Tag: College of Sciences and Arts

MAGS / ProQuest Distinguished Masters Thesis Award – 2024 – Honorable Mention – Isaac Lennox

Isaac Lennox, M.S. in Kinesiology, 2023

I am grateful to be recognized as an honorable mention for the MAGS Distinguished Master’s Thesis Award. The completion of my project: “Exercise Is Medicine® on Campus: A National Analysis and Assessment of Community Impact” would not have been able to happen if not for my advisor Dr. Steven Elmer, my committee members Dr. Kamm and Dr. Petushek, as well as support from my lab members and the KIP department. As I work towards my dream of earning a medical degree and becoming a rural physician, Michigan Tech and Houghton will forever have a place in my heart.

Dr. Elmer and his lab introduced me to the American College of Sports Medicine’s Exercise is Medicine® On Campus (EIM-OC) initiative, which calls upon colleges and universities to promote physical activity on their campuses as a vital sign of health. This immediately became the forefront of my master’s thesis, as I was able to perform a national analysis of the distribution and impact of this 15-year initiative, while concurrently promoting physical activity on Michigan Tech’s campus and the surrounding Houghton County. Collectively, the findings from my thesis may help direct EIM-OC efforts to combat physical inactivity and improve health on campuses and their surrounding communities.

I would like to thank Dr. Elmer and the KIP Department for supporting me as a graduate student and providing me with opportunity to travel across the country to disseminate my work at regional and national conferences, as well as on campus and within the local community. Furthermore, I would like to thank the Houghton community for allowing me to contribute to local youth initiatives by teaching junior golf at Portage Lake Golf Course, and volunteer assistant coaching for the Houghton Gremlins JV hockey team. These are memories that I will never forget and I will be forever grateful for.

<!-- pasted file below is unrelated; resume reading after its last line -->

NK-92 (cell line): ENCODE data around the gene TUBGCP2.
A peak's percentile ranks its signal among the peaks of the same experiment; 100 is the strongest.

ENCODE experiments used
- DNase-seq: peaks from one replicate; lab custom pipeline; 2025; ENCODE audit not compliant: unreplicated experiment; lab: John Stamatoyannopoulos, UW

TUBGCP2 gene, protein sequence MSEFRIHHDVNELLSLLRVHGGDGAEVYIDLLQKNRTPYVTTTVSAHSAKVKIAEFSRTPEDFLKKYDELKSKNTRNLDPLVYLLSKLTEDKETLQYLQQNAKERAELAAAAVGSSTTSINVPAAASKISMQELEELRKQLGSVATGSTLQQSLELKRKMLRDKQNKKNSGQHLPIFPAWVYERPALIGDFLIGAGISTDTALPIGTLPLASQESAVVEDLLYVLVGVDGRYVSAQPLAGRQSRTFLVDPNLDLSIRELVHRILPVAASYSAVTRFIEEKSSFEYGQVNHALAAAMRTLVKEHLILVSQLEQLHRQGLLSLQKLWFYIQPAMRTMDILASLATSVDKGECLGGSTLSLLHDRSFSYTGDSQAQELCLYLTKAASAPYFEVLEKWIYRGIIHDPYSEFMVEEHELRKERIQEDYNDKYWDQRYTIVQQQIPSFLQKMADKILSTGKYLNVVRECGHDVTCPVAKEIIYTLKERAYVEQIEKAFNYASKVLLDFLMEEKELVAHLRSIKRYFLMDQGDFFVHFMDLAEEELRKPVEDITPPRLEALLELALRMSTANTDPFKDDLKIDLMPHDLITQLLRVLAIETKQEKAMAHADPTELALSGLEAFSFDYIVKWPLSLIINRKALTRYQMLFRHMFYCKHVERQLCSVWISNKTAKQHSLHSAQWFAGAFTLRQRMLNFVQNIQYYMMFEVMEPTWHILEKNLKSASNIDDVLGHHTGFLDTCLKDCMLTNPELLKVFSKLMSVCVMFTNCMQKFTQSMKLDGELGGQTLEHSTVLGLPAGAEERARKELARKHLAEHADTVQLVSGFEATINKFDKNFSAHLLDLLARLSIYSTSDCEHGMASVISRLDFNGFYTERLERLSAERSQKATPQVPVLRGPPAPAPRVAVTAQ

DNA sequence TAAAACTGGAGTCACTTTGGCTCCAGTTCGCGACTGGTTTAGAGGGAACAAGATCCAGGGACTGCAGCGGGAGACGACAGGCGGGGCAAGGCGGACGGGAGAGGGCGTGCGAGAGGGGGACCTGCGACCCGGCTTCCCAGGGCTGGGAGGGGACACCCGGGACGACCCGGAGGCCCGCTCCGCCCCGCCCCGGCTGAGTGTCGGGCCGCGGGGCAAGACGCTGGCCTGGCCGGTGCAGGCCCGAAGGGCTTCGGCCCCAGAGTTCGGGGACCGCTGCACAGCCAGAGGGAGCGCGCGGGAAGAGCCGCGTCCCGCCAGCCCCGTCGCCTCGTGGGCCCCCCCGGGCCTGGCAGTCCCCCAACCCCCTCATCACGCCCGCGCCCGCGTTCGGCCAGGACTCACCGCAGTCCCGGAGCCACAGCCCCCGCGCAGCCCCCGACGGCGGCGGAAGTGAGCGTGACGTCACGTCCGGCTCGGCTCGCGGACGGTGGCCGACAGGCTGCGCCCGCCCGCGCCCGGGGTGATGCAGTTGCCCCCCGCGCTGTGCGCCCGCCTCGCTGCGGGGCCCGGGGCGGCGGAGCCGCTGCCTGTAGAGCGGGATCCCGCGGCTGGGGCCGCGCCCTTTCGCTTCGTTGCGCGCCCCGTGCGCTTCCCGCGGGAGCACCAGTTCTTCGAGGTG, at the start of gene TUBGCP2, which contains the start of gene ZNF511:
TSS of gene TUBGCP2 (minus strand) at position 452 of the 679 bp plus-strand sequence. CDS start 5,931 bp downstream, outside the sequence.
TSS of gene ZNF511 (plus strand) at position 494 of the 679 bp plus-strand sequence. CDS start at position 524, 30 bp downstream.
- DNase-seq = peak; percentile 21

Doctoral Finishing Fellowship – Spring 2024 Recipient – Elizabeth Lehman

Elizabeth Lehman standing in front of a poster presentation at a conference

I have always been fascinated with psychology, particularly the way people think and make decisions. We make judgments about our experiences all the time – from everyday social interactions to big events on the news – so it’s an area that is relevant and potentially very impactful. As a lifelong Yooper, I feel lucky to be getting an amazing education from the Applied Cognitive Science & Human Factors program. It has really highlighted the importance of both basic research and how to apply it effectively to real-world domains.

My dissertation research explores the ways in which people question their theories of events – particularly in ambiguous situations. I believe studying strategies used to question theories can lead to effective methods for changing them. As a social cognition researcher, I combine theoretical perspectives like motivated reasoning and sensemaking in analytical domains to understand how people form theories about events and what causes people to rethink them. I am experimentally testing strategies to promote questioning one’s theory. These strategies can then be used in domains like hiring to mitigate decision-making biases.

I want to give a heartfelt Thank You! to the Graduate Dean Awards Advisory Panel for granting me this award. I want to thank my advisor Dr. Beth Veinott for all of her support with my PhD research and preparing me for an academic career. Her enthusiastic and thorough guidance has been invaluable. Additionally, I thank the ADVANCE Initiative and everyone in the Cognitive & Learning Sciences department for their continued support.

Doctoral Finishing Fellowship – Spring 2024 Recipient – Anne Inger Mortvedt

Anne Mortvedt wearing a backpack standing on a hillside with mountains and clouds behind

I am sincerely grateful to the Graduate Dean Awards Advisory Panel and the Dean for selecting me as a Finishing Fellowship awardee. Receiving this honor marks a joyous milestone in my PhD journey, and I am eager to embark on the final phase of my academic pursuit.